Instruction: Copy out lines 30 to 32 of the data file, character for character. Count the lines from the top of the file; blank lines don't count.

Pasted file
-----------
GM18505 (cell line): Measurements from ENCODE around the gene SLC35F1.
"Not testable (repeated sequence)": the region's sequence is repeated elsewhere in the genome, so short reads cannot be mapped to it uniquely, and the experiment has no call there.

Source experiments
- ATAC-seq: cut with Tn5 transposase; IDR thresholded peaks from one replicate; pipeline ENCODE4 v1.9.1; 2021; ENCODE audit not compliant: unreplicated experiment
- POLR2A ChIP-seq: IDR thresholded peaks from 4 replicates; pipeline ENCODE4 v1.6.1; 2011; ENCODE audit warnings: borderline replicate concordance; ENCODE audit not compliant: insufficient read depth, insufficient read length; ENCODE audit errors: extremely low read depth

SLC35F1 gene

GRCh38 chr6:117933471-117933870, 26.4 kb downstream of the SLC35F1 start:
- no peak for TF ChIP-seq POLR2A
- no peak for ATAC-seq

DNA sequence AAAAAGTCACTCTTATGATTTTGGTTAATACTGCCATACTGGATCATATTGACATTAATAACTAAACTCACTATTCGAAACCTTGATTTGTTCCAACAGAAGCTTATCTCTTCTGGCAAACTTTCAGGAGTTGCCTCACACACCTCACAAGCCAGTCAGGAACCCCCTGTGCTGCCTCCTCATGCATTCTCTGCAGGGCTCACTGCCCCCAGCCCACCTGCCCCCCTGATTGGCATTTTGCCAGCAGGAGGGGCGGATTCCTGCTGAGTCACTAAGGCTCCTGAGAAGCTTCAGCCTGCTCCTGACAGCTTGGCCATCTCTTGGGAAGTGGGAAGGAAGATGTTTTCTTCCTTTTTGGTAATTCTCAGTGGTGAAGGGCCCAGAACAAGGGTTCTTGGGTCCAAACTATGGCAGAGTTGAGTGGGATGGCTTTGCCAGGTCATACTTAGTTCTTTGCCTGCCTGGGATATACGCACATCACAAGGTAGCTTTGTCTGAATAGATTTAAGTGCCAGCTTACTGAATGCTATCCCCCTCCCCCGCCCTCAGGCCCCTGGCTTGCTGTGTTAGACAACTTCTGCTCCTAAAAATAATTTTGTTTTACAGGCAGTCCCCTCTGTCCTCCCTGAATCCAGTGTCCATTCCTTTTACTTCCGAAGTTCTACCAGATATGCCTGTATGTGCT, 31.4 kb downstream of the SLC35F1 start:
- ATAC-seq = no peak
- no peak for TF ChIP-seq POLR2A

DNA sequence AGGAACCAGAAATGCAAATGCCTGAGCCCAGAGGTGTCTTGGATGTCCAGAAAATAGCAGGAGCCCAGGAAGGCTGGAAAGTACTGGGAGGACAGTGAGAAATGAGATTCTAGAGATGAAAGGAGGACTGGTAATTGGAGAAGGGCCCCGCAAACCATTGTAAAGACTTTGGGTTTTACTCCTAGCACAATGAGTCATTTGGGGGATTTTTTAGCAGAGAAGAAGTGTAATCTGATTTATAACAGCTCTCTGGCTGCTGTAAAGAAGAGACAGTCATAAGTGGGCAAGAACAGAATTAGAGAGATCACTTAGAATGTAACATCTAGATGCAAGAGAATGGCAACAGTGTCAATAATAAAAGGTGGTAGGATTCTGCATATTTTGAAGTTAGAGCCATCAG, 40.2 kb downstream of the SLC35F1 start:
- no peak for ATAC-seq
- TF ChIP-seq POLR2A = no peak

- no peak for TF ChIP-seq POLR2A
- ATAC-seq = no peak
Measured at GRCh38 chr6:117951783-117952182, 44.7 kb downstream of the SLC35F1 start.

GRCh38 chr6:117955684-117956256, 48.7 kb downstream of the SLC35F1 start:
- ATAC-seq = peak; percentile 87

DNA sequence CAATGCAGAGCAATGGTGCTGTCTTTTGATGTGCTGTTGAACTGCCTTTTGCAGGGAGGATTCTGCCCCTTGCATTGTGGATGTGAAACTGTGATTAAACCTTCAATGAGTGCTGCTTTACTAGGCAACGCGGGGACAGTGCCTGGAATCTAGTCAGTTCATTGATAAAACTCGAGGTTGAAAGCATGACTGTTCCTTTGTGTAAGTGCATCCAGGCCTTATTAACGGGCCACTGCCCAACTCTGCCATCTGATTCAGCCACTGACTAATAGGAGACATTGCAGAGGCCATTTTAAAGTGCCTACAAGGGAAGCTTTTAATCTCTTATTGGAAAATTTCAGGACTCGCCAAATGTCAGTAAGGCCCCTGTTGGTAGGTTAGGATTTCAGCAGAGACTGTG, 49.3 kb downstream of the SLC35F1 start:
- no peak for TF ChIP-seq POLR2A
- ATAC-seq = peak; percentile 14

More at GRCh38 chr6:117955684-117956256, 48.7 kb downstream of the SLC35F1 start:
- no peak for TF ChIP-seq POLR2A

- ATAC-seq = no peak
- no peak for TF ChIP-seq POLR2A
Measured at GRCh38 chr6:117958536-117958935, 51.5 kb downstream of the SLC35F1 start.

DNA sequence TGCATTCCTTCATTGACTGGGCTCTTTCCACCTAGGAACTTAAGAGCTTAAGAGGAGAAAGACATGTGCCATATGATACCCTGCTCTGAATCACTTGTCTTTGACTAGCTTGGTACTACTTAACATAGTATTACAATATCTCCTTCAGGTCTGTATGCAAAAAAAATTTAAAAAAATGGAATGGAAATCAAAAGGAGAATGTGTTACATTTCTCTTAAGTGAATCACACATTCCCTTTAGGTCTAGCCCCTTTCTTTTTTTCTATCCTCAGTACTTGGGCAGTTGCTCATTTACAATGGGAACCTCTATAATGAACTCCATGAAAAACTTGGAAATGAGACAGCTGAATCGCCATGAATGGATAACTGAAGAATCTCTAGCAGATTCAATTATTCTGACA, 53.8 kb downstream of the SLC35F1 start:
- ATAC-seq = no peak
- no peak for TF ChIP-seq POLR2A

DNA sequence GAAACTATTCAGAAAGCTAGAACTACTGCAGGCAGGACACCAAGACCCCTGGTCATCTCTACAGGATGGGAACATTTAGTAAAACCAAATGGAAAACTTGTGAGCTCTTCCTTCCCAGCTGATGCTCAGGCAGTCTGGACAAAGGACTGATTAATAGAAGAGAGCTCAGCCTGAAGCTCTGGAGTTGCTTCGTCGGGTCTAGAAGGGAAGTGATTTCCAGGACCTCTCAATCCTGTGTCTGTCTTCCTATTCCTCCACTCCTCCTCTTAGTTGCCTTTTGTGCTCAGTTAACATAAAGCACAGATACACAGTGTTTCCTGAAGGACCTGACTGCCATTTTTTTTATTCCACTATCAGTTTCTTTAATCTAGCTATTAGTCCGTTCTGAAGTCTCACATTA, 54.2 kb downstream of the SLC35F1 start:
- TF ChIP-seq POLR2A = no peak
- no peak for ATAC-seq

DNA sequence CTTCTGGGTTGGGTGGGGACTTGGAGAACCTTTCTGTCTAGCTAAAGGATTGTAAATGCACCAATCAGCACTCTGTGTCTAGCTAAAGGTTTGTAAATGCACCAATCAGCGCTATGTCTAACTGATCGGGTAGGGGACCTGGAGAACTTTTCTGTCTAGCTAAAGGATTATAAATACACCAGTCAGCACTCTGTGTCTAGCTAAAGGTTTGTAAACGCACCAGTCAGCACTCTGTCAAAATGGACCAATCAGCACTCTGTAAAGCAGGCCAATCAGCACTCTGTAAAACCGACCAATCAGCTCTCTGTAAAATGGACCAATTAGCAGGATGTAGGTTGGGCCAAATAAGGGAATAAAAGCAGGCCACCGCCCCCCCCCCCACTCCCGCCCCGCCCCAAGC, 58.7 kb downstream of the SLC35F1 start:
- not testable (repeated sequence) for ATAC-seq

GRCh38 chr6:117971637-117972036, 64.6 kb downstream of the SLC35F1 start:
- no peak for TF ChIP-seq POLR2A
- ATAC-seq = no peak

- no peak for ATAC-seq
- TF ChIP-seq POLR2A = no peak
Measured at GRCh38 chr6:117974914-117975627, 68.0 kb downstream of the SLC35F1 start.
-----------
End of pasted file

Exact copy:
- ATAC-seq = no peak
- no peak for TF ChIP-seq POLR2A

DNA sequence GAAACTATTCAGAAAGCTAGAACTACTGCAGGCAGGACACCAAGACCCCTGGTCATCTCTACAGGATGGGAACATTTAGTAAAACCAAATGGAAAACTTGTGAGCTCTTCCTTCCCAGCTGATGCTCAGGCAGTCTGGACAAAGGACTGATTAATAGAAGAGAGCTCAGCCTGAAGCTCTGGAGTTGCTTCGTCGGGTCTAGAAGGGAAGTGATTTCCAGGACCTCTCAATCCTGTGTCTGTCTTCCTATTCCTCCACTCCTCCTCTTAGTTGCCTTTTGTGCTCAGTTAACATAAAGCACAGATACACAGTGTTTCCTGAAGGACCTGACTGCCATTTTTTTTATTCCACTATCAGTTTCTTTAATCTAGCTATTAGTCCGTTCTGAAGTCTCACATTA, 54.2 kb downstream of the SLC35F1 start: